Building canals over flat land is easy. But making them go uphill has always been a problem. This programme features some of the ingenious ...... more
Building canals over flat land is easy. But making them go uphill has always been a problem. This programme features some of the ingenious answers that canal engineers have come up with, under the general heading of "Boat Lifts". The grandfather of all boat lifts has to be Anderton in Cheshire, designed in the 1870's, and completely restored in 2002. The design was adopted at Les Fontinettes in Northern France and in Belgium where we take you through three of the four lifts on the Canal du Centre. Here too is the highest lift in the programme at Strepy Thieu, where the ship lift, started in 1982 and still under construction, will lift 1350 tonne peniches through 73 metres. We take you to Germany where the great ship lifts at Henrichenburg provide a solution that is elegant in its simplicity. These have a capacity of 2000 tonnes. The longest lift is an inclined plane at Ronquiere on the Brussels - Charleroi canal where the bed of the incline is 1.5 kilometres long, again with a 1350 tonne capacity. The most bizarre lift featured is at Montech on the Canal Lateral du Garonne in Southern France, where two 1000 hp traction units attempt to propel you up hill on a wedge of water trapped in a concrete channel by a giant bulldozer blade. The newest and most fantastic lift of all is the Falkirk Wheel, where a great starwars-like construction swings boats through an aerial arc, like a giant theme-park ride.
Just a Survivor: A RAF Airman's Experiences with Bomber Command and as a POW in World War Two - Phil Potts
Phil Potts is at pains to point out that he deserves no special credit for having survived the war when so many of his colleagues were killed, hence the...... more
Phil Potts is at pains to point out that he deserves no special credit for having survived the war when so many of his colleagues were killed, hence the modest title of his book of wartime reminiscences. Phil, from Luton in Bedfordshire, was too young for military service when the war broke out in 1939 and had to content himself with his job at a local aircraft factory and night-time duties as an ARP warden until he was old enough to volunteer for the Royal Air Force in 1942. He was accepted for aircrew training and, after induction at Regent's Park Zoo Reception Centre, progressed via Brighton, Newquay, Sywell and Heaton Park, then Moncton, Bowdon and Edmonton in Canada, where he gained his navigator's wings in 1943 before returning to the UK in November that year to join RAF Bomber Command. His advanced training then continued at Mona, Wymeswold, Lindholme and Hemswell before he and the six-man Lancaster crew he had joined finally became operational when posted to 103 Squadron, part of 1 Group, based at RAF Elsham Wolds in Lincolnshire. Their operational flying career was to be short-lived, however. On 18 August 1944, on only their fourth operational sortie, they were shot down whilst attacking German flying bomb installations in northern France. Three crewmembers were killed and the rest were captured and became prisoners of war. After interrogation at Dulag Luft, Phil was sent to Stalag Luft 7 at Bankau, Upper Silesia, where he remained until January 1945, when he and his fellow POWs were marched in freezing weather to Stalag Luft 3a at Luckenwalde, near Berlin, where they were to spend the remaining months of the war in increasingly unpleasant conditions until liberated by the Russian army in April that year. Phil's recollections of his experiences, told without ornament or exaggeration, provide a valuable insight into his training and flying activities and the conditions endured by the thousands of Allied aircrew who became POWs.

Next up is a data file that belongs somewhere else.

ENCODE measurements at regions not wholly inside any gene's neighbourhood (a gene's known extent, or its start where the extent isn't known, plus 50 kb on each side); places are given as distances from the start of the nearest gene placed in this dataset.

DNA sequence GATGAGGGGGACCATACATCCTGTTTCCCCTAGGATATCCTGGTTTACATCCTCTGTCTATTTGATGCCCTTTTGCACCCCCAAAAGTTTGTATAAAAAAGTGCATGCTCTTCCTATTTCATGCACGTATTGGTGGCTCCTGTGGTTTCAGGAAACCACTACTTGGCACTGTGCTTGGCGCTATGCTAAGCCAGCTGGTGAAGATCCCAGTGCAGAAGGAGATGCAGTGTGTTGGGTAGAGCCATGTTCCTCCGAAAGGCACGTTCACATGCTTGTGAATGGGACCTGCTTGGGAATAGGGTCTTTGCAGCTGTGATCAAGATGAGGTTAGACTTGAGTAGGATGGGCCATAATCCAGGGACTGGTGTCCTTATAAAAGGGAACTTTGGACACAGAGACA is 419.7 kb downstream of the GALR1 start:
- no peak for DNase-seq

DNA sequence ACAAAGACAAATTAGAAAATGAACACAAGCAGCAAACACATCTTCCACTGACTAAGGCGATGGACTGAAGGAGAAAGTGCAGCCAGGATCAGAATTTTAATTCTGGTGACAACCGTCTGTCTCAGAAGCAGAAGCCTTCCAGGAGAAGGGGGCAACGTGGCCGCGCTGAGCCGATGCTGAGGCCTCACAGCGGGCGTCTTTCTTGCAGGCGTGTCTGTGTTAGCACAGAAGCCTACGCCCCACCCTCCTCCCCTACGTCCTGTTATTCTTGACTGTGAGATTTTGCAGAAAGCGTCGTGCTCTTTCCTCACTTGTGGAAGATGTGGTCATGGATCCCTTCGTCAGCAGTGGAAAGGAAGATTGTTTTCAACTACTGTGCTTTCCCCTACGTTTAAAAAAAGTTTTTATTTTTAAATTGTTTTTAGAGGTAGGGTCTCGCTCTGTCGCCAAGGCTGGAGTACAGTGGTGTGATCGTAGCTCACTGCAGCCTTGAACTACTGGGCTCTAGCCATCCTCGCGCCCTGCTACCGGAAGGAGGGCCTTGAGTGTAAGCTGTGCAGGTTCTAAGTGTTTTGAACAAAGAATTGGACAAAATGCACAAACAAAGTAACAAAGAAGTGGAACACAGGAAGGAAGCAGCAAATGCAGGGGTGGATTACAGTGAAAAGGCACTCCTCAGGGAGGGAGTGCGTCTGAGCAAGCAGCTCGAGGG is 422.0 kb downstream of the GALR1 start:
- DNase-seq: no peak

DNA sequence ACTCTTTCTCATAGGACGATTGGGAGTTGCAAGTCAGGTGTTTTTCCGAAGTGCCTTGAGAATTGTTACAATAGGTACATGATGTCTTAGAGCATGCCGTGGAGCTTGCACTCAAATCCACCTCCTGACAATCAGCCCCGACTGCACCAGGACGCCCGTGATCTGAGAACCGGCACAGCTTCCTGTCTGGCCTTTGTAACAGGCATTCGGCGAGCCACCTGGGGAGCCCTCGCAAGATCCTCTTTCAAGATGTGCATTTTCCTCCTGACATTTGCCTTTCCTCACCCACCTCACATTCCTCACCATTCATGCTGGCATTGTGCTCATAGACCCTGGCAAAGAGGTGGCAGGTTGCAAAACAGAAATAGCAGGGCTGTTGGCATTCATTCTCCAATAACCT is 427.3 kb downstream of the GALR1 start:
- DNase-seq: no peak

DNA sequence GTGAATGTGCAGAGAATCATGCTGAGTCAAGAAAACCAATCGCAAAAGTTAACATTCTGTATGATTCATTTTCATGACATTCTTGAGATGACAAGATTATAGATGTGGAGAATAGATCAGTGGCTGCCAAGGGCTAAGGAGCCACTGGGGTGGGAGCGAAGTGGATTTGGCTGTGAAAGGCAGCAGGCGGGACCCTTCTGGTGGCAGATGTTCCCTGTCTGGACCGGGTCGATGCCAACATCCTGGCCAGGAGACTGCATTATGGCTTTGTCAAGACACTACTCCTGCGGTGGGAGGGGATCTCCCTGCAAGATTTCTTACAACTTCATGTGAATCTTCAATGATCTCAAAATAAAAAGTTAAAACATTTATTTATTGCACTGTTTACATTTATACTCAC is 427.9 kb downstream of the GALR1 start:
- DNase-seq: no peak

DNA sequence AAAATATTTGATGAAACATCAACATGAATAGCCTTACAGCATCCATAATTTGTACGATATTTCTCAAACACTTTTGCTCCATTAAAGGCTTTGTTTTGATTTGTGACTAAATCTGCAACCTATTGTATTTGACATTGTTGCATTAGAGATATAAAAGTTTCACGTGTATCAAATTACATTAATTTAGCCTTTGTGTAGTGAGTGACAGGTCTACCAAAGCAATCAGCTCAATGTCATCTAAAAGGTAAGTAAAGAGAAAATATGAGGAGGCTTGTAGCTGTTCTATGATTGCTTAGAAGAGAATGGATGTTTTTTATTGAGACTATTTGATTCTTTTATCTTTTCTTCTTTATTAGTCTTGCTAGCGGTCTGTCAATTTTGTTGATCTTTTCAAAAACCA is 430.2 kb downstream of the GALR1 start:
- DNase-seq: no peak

Advantages: Raises some interesting issues Disadvantages: Is not objective at all
...?t believe he did it according to the evidence.
It make hard reading, it?s a case of slogging through it rather then leaving us anticipating what she uncovers, there is also a sense of disbelief at some parts, for example when she consults the mediums. And the updated bits do not really make us any the wiser. In the past years her belief that she doesn?t know where the body is, to insisting the body is...
Advantages: Close to city centre Disadvantages: None for me
...for wheelchairs. A fourth entrance is hidden just behind the War Memorial next to the Guildhall and runs under a railway bridge. As you come into the park, you are met by beautiful towering trees.
In warm weather, Victoria Park is a popular place where city centre workers and students can spend some time in the open air and even lie on the grass and sunbathe. The flower beds are well kept and there are plenty...
Advantages: Well written, sympathetic, detailed, no preaching, thorough Disadvantages: Might not be for you
...a graph with a single peak and a surrounding plain, the peak would be Life with a capital L - the place where happiness and pain meet. The surrounding plain would be sleep, apathy or death.
Part Two - Is pain a message from God?
The Groaning Planet - 'Nature is our fallen sister, not our mother. And earth, though God's showplace, is a good creation that has been bent.' In this chapter Phillip...